Norway’s Deputy Governor dismisses the possibility of cryptos replacing banks and kroners.

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With the rise of a modern financial economy, the use of cash has declined over time, and people all over the world have increasingly begun to accept digital currency. Surprisingly, Norway has the lowest physical currency usage in the world, with cash accounting for less than 4% of total spending in the country last autumn. The same has compelled authorities in that country to investigate digital central bank money and promote the development of cryptocurrencies.

In a recent interview, Norges Bank Deputy Governor Ida Wolden Bache emphasised the country’s growing interest in cryptocurrencies. She, on the other hand, said,

“I think it is unlikely that cryptocurrencies will make banks and Norwegian kroner redundant in the first place, but the financial system will change.”

The Norges Bank is also currently experimenting with its native CBDC and the testing phase is set to go on for the next two years. The minister went on to add,

“A more radical scenario is that cryptocurrencies that are not linked to kroner will have a greater place in the monetary system.”

She pointed out that if Bitcoin became more dominant and prevalent in the Norwegian landscape, the entire system would subject itself to transformation. She said,

“We can imagine an intermediate solution where the state continues to spend kroner, while the private sector prefers one or more cryptocurrencies. If it is to happen on a large scale, an infrastructure is required so that the money can be used in more places than today.”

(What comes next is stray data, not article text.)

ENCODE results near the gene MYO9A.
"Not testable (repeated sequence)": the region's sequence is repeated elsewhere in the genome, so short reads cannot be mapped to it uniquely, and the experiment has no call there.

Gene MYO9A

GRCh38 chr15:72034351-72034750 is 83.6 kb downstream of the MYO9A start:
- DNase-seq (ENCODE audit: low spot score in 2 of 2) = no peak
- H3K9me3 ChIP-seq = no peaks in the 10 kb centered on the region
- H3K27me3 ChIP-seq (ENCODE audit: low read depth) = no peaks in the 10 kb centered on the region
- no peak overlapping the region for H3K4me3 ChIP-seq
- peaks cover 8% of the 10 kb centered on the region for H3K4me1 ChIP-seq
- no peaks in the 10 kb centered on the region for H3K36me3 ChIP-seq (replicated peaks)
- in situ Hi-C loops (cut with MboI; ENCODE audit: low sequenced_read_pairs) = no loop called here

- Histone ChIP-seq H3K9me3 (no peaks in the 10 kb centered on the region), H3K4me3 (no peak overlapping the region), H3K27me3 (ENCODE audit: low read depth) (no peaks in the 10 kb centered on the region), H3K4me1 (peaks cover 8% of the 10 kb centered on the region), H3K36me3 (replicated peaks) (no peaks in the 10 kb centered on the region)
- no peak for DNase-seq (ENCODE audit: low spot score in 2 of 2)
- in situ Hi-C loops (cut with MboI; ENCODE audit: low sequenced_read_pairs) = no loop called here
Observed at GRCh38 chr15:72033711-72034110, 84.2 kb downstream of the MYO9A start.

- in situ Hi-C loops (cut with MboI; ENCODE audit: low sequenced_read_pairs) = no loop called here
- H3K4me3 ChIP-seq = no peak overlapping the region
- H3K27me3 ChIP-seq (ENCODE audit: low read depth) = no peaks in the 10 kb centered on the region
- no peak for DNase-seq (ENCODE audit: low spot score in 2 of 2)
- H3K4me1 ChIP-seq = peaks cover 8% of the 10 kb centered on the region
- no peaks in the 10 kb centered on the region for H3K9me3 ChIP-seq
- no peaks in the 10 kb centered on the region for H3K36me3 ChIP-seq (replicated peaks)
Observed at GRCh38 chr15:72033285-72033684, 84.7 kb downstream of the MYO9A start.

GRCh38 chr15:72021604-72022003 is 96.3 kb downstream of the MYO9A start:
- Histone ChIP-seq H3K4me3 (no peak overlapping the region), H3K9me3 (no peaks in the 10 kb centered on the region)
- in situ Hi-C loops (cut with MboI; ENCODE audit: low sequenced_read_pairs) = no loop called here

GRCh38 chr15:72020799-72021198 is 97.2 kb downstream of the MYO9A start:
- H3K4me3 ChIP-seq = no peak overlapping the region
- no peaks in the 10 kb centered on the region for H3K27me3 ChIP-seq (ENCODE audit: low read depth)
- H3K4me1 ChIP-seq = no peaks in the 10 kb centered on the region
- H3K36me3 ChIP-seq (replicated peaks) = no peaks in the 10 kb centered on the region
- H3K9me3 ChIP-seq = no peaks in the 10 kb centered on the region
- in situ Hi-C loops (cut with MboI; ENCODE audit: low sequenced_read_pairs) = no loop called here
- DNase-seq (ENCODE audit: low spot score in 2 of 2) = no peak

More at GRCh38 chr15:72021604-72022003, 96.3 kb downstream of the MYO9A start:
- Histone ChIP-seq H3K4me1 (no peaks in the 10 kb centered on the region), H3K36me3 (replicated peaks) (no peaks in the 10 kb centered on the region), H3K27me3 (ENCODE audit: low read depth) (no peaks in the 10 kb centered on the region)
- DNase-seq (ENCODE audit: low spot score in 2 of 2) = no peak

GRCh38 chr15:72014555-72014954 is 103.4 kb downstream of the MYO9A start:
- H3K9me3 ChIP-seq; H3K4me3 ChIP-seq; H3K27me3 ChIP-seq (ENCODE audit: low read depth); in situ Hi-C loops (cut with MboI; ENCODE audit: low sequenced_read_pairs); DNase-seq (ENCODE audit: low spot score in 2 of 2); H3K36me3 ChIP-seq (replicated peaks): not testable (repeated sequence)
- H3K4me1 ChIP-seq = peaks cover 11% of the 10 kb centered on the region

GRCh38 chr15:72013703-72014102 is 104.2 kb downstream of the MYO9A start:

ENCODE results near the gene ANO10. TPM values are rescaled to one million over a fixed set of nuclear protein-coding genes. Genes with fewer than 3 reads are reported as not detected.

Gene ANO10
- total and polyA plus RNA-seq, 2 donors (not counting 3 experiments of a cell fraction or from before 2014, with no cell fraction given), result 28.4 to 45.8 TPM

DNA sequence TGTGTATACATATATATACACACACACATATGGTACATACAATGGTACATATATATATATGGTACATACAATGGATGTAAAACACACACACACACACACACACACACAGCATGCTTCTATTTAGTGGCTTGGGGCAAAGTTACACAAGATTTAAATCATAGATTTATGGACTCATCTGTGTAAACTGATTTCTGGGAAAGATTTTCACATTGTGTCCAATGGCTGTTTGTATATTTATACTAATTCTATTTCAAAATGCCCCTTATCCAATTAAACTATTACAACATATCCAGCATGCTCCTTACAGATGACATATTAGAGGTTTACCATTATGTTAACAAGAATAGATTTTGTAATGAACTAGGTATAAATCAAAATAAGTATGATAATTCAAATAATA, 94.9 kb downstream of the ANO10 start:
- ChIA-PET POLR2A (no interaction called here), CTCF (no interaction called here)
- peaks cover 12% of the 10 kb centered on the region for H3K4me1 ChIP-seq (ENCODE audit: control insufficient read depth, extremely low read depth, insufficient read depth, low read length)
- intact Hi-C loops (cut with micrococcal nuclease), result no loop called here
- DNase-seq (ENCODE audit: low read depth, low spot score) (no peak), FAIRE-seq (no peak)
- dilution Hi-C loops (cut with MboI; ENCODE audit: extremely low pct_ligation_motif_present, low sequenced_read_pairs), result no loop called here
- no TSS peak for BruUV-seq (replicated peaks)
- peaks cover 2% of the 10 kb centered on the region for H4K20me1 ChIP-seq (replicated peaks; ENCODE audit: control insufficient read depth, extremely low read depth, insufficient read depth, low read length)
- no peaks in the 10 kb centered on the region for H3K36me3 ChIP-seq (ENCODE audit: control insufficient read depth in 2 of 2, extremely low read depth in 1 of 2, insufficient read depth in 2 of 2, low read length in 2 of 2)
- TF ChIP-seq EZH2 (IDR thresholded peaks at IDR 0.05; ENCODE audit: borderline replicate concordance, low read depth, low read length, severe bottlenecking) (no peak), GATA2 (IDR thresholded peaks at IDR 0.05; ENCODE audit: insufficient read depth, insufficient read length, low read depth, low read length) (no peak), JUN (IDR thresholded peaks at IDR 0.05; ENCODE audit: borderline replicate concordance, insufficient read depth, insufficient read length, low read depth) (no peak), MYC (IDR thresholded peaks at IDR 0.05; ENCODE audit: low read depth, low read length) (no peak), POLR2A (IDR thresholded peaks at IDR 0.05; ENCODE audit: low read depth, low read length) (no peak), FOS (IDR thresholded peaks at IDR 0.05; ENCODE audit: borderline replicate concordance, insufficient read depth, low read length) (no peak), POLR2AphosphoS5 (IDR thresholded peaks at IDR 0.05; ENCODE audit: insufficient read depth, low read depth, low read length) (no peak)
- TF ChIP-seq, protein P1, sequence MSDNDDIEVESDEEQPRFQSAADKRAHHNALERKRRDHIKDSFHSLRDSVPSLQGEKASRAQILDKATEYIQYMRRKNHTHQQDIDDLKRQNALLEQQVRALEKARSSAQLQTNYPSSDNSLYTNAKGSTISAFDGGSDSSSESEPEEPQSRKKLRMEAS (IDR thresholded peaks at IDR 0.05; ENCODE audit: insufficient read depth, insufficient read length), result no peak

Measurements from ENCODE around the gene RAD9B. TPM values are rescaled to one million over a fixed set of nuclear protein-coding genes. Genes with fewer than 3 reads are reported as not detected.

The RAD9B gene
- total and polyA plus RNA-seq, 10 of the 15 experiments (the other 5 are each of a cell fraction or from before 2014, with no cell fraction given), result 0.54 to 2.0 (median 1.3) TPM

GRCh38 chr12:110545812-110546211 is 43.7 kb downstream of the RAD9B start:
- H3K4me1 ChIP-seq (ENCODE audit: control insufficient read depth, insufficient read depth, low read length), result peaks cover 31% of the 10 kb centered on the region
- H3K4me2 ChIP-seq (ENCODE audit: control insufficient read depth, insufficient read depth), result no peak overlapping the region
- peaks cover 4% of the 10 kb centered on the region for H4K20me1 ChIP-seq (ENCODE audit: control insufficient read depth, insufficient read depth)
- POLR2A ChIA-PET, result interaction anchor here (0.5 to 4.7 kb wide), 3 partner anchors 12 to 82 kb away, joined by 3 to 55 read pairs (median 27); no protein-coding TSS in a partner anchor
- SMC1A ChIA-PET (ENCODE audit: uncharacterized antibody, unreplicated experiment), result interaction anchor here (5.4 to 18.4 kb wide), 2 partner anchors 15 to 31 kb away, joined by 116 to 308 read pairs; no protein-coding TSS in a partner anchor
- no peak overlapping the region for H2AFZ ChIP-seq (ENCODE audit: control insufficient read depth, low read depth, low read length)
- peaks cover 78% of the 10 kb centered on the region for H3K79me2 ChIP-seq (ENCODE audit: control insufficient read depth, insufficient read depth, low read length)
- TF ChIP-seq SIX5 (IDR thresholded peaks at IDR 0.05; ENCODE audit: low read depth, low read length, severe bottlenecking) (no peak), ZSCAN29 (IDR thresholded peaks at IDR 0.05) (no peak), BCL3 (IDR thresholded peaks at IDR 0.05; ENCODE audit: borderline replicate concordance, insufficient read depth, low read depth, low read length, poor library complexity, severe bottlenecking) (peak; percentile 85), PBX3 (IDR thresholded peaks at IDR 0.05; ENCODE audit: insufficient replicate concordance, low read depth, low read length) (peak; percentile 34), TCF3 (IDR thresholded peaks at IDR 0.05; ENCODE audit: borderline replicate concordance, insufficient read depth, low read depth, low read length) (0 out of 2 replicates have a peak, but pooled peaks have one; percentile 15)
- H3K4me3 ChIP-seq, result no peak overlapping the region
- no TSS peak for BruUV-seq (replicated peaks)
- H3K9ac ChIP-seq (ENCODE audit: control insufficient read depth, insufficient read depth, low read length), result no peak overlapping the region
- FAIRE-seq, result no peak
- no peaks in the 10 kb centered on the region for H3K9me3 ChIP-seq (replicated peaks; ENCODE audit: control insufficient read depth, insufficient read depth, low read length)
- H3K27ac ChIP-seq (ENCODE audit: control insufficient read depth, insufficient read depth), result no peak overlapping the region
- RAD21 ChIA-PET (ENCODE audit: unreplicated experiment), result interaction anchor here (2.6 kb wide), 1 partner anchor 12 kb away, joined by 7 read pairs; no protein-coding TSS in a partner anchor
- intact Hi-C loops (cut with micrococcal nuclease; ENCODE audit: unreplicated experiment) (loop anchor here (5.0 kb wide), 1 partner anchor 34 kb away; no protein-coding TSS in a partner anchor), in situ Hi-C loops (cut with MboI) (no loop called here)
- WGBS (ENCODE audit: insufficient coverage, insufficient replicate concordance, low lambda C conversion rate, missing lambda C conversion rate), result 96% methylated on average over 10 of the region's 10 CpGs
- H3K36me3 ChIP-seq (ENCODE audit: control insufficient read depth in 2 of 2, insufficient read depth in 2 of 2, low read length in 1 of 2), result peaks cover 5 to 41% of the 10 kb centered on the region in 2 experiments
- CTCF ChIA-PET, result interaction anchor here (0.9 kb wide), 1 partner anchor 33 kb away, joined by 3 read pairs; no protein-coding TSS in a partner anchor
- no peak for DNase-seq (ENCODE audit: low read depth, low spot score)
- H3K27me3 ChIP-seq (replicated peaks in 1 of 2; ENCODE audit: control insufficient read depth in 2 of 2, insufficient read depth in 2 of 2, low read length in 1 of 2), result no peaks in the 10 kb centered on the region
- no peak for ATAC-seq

Bache, on the other hand, claimed that the full abolition of the Norwegian kroner was impossible, citing the difficulty of accepting taxation and other payments in a currency other than kroner. Two other problems were the lack of a standard unit of measurement and the volatility of exchange rates.

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For a long time, the people of Norway have been drawn to cryptocurrencies. Sveinung Rotevatn, Norway’s Minister of Climate and Environment, recently announced that he owns Bitcoin and described the flagship cryptocurrency as a “well-suited store of value.” He justified his actions by saying,

“What might make Bitcoin so exciting is that it has some of the same properties. You can’t suddenly discover a ton of Bitcoin somewhere, giving one country huge reserves. It’s spread evenly, it grows slowly, but steadily, and has a finite supply… Therefore, it’s theoretically well-suited as a store of value.”

Øystein Stray Spetalen, a Norwegian billionaire, has also recently joined the Bitcoin group. This move was unexpected given Spetalen’s previous use of the word “nonsense” to describe Bitcoin. The billionaire confirmed in late March that he had changed his mind.

Earlier that month, Aker, a 180-year-old Norwegian firm, announced the acquisition of $58 million in Bitcoin.

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